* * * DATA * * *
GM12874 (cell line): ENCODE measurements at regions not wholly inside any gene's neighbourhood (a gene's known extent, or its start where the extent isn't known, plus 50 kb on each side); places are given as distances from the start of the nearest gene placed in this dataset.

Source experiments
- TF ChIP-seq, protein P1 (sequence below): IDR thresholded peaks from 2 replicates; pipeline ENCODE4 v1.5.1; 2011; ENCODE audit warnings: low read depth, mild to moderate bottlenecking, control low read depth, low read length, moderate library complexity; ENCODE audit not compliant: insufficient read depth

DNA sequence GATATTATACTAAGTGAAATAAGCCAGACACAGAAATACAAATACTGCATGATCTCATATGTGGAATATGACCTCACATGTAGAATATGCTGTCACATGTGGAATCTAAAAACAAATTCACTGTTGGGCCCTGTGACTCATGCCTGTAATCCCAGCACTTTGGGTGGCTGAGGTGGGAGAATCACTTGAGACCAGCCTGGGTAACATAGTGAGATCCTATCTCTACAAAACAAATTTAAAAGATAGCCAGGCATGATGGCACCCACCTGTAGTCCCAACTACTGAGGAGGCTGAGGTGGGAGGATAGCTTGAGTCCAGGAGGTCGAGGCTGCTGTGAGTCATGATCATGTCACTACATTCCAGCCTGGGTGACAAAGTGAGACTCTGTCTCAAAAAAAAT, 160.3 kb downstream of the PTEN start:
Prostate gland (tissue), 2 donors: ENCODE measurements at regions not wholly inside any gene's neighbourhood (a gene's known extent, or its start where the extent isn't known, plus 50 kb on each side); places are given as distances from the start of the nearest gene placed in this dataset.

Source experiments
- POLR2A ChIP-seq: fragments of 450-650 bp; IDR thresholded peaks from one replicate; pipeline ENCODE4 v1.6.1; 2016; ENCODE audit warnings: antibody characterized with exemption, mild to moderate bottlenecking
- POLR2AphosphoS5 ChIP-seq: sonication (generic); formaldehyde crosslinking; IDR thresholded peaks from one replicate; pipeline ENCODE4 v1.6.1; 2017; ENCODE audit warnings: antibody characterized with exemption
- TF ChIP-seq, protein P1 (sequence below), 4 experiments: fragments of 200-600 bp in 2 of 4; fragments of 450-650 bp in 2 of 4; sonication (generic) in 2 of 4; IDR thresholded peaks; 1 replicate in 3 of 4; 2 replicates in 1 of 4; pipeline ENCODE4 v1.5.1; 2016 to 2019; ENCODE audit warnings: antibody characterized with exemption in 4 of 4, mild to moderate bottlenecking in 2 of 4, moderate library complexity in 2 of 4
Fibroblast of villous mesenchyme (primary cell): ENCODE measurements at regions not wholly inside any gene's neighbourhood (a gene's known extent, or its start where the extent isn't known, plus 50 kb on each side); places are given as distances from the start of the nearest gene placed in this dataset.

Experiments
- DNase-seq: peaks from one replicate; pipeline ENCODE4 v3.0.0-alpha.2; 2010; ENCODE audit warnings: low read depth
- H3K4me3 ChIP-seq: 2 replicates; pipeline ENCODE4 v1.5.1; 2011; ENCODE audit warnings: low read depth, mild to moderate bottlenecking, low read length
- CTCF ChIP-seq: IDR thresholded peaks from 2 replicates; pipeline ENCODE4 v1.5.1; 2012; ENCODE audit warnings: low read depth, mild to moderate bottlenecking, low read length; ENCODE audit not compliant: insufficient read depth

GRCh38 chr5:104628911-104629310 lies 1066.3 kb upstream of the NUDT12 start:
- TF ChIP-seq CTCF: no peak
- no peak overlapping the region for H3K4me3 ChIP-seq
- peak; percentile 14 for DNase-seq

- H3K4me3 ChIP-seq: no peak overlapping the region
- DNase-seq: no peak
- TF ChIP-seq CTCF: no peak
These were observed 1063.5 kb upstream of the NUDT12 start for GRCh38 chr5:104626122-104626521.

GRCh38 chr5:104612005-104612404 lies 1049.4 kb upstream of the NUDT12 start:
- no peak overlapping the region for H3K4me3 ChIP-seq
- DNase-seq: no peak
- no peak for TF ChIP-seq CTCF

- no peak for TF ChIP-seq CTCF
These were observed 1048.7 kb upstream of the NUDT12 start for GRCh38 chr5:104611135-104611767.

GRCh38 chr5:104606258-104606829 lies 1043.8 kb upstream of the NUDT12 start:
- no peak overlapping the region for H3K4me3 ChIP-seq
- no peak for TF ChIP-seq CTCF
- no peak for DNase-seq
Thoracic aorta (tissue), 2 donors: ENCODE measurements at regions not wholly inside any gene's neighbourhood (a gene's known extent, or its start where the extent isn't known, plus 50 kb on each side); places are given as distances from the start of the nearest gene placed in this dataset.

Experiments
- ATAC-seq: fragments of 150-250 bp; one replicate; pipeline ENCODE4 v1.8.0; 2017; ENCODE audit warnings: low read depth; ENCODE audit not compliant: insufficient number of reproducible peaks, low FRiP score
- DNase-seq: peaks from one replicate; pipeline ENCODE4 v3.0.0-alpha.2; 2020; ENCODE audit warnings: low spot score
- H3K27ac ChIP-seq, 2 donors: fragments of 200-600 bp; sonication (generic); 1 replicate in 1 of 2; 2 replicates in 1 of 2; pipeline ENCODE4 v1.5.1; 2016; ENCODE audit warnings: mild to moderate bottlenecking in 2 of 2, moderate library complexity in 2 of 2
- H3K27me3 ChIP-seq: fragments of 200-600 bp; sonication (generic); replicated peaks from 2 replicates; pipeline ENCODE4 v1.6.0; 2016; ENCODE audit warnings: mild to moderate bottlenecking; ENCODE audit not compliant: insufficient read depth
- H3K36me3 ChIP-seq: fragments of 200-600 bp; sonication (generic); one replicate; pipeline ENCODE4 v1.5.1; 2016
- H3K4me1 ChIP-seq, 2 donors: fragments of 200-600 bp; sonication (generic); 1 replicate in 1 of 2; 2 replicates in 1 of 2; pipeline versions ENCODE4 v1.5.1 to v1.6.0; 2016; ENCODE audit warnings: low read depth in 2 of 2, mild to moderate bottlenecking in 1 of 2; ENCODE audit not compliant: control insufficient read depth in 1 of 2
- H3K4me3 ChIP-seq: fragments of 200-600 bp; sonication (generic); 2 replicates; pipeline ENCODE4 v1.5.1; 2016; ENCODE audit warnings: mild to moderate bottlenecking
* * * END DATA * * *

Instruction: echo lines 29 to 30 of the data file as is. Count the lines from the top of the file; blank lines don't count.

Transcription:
GRCh38 chr5:104606258-104606829 lies 1043.8 kb upstream of the NUDT12 start:
- no peak overlapping the region for H3K4me3 ChIP-seq